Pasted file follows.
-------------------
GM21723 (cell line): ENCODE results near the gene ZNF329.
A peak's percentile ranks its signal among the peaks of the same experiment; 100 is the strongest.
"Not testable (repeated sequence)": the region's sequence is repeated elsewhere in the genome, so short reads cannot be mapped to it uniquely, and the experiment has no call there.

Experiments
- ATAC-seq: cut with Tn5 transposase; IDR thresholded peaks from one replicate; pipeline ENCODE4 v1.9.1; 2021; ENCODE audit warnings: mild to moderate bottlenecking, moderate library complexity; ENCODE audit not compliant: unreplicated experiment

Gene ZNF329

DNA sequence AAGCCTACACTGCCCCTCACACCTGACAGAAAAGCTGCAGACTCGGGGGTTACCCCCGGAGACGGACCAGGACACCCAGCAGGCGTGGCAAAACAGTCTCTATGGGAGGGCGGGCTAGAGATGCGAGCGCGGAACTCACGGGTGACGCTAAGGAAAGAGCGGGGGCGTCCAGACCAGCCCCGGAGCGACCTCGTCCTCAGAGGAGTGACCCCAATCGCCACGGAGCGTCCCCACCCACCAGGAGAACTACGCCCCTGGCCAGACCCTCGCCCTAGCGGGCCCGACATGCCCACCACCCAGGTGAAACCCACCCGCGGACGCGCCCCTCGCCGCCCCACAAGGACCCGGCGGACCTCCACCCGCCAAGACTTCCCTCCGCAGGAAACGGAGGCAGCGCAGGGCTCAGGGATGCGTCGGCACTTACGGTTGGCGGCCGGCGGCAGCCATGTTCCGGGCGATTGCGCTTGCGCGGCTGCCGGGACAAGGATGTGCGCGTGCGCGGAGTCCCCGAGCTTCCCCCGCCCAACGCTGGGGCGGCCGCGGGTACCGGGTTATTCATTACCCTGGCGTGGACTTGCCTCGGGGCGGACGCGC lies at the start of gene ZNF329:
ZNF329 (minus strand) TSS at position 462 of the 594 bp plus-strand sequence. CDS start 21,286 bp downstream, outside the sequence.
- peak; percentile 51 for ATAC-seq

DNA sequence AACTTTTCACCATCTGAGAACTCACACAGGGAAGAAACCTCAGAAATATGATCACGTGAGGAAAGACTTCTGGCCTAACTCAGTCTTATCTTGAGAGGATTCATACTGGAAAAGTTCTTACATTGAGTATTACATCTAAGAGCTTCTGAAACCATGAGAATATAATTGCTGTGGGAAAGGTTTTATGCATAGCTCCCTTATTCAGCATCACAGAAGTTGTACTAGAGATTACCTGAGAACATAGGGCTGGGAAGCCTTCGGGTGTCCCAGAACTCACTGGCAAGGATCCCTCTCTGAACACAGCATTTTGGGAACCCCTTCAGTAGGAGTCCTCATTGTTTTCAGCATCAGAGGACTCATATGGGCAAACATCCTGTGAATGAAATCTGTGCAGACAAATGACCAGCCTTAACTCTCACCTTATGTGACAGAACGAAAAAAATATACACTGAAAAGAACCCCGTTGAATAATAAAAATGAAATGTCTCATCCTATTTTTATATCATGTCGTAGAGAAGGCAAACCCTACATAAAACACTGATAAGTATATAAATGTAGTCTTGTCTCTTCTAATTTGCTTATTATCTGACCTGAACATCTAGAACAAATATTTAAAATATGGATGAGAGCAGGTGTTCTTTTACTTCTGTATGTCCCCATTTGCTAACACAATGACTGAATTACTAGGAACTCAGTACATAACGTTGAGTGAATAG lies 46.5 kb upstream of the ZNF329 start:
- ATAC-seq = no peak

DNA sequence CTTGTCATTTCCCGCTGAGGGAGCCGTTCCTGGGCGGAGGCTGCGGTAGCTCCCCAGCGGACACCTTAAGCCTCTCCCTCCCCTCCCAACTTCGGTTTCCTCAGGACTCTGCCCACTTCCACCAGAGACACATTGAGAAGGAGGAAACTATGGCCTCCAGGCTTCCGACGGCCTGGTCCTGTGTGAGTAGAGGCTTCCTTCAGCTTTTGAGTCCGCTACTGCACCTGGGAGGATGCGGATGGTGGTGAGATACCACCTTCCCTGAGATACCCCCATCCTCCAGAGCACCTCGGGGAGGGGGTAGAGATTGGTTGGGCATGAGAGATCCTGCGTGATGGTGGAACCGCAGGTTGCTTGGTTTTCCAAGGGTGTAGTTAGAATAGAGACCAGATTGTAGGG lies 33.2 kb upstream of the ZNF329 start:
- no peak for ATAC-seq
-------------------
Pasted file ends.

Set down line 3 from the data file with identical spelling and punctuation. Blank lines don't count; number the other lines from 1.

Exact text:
"Not testable (repeated sequence)": the region's sequence is repeated elsewhere in the genome, so short reads cannot be mapped to it uniquely, and the experiment has no call there.